William Davenport was an African-American man born on June 8, 1943 in Troy, Alabama. After becoming the state high school hurdling champion in Ohio, he continued hurdling on the Army’s track team and in 1964, won the U.S. Olympics Trials, finishing in the Olympic Semifinals in the 110m Hurdles. After winning the national championship in the 110m Hurdles a record-breaking three times from 1965-1967, he won gold at the 1968 Olympics, fourth at the 1972 Olympics and bronze at the 1976 Olympics. Additionally, Davenport competed in the 1980 Winter Olympics in Lake Placid in the four-man bobsled team and became one of only eight Americans all-time to compete in both the Summer and Winter Olympics. Moreover, Davenport won the national title in the Indoor 60m Hurdles a record-breaking five times: in 1966, 1967, and 1969-1971. For all this and more, Davenport was honored as one of this country's 100 Golden Olympians before the 1996 Centennial Olympics in Atlanta.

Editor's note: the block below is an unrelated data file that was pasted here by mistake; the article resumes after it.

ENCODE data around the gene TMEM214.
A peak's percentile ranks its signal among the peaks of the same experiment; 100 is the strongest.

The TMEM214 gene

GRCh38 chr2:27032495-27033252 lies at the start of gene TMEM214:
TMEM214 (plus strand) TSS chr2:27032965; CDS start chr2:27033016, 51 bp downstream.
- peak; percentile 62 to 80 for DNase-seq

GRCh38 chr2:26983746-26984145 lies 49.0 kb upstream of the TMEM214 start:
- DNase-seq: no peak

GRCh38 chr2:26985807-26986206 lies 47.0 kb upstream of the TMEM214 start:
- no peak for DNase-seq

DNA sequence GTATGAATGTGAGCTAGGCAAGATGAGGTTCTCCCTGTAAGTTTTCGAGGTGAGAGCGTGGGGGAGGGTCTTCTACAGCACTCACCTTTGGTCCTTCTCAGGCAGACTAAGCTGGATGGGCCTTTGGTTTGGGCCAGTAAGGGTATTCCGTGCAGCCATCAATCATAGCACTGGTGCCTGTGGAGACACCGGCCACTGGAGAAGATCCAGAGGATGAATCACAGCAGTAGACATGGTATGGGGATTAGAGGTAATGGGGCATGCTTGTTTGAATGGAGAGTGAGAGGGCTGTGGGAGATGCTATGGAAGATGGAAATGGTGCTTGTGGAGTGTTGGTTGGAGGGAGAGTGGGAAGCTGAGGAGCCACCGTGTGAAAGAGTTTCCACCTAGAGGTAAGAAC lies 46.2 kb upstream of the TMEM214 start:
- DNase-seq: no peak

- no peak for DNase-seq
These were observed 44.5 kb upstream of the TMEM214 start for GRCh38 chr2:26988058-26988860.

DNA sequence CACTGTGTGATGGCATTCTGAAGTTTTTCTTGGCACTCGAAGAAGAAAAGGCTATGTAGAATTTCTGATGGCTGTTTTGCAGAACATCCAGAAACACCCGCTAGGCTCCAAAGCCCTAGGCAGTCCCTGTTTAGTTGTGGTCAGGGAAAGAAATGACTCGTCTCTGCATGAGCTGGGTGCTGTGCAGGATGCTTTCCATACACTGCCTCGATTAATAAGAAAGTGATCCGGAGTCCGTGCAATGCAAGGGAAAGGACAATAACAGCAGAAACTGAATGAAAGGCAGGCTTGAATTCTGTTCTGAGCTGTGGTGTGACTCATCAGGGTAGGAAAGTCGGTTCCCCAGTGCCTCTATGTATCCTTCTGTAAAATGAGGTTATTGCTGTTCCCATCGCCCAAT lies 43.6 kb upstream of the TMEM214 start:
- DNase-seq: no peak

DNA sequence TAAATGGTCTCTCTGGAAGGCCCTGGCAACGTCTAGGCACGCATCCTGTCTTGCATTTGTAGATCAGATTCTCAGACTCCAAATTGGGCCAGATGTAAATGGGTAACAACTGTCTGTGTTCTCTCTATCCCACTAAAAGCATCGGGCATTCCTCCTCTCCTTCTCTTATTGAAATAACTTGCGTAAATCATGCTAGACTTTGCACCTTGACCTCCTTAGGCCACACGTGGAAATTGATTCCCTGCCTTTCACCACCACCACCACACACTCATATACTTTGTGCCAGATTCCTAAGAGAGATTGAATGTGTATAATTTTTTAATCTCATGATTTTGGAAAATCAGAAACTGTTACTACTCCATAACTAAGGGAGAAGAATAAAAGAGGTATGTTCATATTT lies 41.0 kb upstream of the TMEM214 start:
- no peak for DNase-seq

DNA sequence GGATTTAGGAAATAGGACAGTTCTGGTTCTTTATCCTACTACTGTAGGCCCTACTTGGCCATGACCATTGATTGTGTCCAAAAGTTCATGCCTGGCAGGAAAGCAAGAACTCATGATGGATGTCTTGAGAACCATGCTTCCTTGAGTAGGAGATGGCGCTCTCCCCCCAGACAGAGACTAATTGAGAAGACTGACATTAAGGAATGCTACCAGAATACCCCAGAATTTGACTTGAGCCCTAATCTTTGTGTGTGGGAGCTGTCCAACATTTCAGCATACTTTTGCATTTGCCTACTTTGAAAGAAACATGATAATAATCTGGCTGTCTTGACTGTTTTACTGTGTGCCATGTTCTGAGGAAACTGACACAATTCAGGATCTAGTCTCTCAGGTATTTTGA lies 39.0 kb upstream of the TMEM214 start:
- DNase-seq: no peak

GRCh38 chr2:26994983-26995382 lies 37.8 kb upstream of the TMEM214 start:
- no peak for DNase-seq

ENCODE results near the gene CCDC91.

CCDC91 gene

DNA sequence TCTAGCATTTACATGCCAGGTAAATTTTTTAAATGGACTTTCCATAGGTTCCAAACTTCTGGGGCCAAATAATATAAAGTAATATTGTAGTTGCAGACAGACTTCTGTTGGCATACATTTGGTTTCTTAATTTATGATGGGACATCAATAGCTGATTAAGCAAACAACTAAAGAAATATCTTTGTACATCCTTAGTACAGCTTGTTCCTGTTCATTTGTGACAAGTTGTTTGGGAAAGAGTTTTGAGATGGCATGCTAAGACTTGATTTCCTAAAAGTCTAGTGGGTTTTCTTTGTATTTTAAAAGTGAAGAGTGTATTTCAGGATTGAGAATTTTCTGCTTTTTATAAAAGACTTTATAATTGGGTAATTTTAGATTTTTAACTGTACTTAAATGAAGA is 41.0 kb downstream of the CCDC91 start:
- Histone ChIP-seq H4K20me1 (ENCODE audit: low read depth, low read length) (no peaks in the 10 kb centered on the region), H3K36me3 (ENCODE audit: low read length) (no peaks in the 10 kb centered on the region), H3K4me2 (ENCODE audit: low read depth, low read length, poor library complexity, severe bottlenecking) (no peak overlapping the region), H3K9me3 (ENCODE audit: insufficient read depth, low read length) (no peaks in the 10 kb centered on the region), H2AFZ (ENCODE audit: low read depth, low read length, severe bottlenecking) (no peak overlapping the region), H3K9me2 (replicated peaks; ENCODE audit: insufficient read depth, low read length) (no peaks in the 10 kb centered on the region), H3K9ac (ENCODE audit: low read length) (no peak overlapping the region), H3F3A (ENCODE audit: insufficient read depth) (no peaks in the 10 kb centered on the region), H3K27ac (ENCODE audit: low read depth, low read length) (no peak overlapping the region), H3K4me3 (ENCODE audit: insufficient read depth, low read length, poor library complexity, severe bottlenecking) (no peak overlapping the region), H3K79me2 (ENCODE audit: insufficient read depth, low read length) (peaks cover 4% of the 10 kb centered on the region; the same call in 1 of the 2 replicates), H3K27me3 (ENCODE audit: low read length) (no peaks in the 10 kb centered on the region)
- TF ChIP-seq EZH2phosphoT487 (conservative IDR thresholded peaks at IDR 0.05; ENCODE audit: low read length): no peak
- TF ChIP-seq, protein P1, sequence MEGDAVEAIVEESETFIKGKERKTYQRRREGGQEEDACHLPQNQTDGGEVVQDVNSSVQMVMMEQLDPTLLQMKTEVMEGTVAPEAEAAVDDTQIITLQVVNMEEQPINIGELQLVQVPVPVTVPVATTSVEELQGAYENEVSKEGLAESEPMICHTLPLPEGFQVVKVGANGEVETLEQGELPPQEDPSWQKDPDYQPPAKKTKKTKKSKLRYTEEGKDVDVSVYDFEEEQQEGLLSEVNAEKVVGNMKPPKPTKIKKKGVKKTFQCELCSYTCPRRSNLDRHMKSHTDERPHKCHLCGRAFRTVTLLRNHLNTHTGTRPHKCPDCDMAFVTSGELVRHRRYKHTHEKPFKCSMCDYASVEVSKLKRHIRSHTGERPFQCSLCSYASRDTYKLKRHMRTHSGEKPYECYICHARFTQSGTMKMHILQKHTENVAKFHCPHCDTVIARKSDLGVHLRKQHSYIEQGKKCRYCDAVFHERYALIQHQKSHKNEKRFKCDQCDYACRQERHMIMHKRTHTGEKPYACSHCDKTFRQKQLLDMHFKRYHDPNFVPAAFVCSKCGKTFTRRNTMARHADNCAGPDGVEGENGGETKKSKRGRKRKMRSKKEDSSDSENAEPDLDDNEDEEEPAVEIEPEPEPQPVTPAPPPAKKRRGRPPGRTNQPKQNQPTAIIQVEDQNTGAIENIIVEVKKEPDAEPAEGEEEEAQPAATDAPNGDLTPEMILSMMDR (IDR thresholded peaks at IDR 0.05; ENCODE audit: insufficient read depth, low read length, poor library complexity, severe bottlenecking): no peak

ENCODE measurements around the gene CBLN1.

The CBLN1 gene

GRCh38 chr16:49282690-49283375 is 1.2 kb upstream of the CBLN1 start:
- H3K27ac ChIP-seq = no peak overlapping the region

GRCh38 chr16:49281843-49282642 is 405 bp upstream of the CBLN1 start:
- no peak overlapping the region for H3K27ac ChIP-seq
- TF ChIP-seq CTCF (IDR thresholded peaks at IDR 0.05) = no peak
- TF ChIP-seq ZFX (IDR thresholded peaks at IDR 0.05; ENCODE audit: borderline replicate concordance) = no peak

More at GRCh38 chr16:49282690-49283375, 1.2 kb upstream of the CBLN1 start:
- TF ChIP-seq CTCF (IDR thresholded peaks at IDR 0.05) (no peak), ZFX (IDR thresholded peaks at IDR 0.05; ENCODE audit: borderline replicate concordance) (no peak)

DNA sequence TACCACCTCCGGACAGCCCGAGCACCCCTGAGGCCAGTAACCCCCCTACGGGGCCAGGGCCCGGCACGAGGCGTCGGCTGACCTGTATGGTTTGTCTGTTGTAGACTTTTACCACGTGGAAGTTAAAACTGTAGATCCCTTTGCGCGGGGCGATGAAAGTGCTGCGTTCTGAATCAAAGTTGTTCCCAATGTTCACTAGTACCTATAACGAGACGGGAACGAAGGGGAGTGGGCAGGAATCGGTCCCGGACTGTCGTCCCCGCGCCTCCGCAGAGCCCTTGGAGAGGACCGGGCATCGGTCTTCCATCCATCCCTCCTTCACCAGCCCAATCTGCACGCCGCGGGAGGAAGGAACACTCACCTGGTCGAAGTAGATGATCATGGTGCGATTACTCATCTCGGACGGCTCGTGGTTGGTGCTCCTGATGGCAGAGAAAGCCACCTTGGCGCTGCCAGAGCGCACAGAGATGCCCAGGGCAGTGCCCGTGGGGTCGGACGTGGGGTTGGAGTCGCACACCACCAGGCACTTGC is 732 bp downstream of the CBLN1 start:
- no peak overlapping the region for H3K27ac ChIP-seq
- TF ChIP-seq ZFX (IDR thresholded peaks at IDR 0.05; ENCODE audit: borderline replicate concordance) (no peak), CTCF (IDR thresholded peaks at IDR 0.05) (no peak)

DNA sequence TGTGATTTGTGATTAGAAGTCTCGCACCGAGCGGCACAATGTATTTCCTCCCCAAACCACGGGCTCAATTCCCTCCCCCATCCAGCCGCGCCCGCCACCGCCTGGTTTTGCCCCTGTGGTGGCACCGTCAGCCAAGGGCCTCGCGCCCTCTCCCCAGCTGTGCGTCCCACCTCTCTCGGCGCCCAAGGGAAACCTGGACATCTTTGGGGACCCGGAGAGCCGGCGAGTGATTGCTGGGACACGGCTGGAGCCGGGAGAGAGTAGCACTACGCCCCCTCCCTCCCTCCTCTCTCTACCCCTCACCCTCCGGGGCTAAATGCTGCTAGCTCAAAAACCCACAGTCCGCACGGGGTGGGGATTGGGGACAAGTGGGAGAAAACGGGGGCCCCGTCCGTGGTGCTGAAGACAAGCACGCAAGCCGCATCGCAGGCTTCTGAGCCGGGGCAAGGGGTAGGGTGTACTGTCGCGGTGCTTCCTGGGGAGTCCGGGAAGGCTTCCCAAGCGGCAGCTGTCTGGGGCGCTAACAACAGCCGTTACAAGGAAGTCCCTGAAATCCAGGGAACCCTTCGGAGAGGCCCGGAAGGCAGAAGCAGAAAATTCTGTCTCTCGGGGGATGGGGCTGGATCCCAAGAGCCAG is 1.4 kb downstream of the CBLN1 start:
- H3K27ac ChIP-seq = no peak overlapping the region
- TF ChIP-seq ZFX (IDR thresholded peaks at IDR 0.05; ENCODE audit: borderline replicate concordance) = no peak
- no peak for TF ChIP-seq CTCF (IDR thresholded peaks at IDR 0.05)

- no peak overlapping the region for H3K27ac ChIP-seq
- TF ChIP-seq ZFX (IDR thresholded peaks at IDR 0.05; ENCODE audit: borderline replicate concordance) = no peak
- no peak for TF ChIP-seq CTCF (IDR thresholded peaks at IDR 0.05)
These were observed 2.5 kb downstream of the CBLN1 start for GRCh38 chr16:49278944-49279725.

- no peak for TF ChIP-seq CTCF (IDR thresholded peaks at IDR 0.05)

As an outstanding athlete, Davenport was already a role model to future generations of hardworking athletes. However, Davenport felt the need to share his blessings with other deserving athletes. After serving his country as a Colonel in the National Guard until 1998, he committed himself to helping the youth. Davenport started the Track Club at Southern University, raised money for college scholarships and fought to get the Army to validate the National Guard’s sports program so that its deserving young athletes could get the fair opportunity to succeed that he had received as a young man.
Willie Davenport, nicknamed “Breeze” was a phenomenal Olympian, but what set him apart from others was his eagerness to reach out to the youth. He will be forever remembered, not only for inspiring youth to dream big, but also for helping youth to reach their dreams.